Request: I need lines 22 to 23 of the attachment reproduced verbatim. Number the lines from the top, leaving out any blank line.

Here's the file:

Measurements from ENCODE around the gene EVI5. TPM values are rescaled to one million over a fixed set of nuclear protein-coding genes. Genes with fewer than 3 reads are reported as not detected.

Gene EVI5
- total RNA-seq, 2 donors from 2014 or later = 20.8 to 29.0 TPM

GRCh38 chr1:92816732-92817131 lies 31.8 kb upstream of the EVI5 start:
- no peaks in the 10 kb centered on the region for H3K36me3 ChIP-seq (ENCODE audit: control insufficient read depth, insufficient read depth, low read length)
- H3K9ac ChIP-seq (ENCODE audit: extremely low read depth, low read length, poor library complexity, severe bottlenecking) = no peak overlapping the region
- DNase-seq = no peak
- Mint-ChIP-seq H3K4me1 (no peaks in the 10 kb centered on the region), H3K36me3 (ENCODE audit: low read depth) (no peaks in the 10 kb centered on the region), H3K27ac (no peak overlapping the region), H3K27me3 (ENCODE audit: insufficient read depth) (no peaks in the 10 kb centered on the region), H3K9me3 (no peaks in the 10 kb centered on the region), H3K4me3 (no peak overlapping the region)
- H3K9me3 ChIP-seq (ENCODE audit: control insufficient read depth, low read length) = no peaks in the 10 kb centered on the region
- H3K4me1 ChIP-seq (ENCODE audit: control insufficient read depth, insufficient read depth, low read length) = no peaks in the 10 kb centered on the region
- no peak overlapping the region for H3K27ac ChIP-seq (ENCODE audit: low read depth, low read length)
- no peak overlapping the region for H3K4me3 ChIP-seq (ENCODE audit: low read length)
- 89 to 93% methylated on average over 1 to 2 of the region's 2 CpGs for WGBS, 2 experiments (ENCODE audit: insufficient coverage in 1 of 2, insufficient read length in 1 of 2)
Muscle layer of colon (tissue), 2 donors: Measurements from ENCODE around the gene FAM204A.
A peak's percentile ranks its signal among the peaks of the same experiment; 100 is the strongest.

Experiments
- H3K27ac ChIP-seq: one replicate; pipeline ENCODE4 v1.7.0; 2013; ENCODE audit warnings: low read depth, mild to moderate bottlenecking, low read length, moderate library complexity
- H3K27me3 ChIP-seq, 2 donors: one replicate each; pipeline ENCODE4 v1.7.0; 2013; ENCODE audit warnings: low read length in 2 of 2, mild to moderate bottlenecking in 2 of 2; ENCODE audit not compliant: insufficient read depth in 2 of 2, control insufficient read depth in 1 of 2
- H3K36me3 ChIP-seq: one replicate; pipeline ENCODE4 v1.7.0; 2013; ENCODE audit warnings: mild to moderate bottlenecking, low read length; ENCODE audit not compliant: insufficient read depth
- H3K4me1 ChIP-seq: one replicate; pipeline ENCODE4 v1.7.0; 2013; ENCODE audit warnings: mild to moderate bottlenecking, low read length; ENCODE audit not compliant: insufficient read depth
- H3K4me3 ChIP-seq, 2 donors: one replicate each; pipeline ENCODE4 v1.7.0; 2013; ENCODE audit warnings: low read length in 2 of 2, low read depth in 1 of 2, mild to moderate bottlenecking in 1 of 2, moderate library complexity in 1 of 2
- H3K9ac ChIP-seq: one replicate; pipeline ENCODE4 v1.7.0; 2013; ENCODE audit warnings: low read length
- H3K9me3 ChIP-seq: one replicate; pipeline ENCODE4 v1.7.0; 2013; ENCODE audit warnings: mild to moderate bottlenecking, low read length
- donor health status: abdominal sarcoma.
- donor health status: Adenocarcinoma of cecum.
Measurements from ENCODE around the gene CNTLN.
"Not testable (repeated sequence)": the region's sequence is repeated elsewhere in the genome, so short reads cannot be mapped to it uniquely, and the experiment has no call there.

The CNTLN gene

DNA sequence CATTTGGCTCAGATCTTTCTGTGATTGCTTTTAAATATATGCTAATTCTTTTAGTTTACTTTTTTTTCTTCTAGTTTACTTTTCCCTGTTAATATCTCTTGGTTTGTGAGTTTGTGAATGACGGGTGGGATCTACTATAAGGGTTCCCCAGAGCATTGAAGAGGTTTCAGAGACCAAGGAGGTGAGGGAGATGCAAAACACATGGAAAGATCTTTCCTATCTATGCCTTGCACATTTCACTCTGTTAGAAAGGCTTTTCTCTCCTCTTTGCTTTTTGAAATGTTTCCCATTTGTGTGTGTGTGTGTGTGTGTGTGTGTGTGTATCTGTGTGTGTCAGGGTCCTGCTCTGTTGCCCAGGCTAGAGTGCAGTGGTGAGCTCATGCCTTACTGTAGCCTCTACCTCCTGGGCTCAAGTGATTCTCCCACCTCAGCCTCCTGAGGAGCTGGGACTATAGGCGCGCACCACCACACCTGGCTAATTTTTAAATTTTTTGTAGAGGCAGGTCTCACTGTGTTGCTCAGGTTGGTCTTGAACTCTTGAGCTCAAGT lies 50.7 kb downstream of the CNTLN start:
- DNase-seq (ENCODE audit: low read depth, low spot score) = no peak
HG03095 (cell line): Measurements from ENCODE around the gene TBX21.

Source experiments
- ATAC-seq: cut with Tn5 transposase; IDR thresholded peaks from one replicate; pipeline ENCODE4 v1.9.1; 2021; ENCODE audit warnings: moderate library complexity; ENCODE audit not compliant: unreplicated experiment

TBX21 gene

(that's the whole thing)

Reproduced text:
- H3K9ac ChIP-seq: one replicate; pipeline ENCODE4 v1.7.0; 2013; ENCODE audit warnings: low read length
- H3K9me3 ChIP-seq: one replicate; pipeline ENCODE4 v1.7.0; 2013; ENCODE audit warnings: mild to moderate bottlenecking, low read length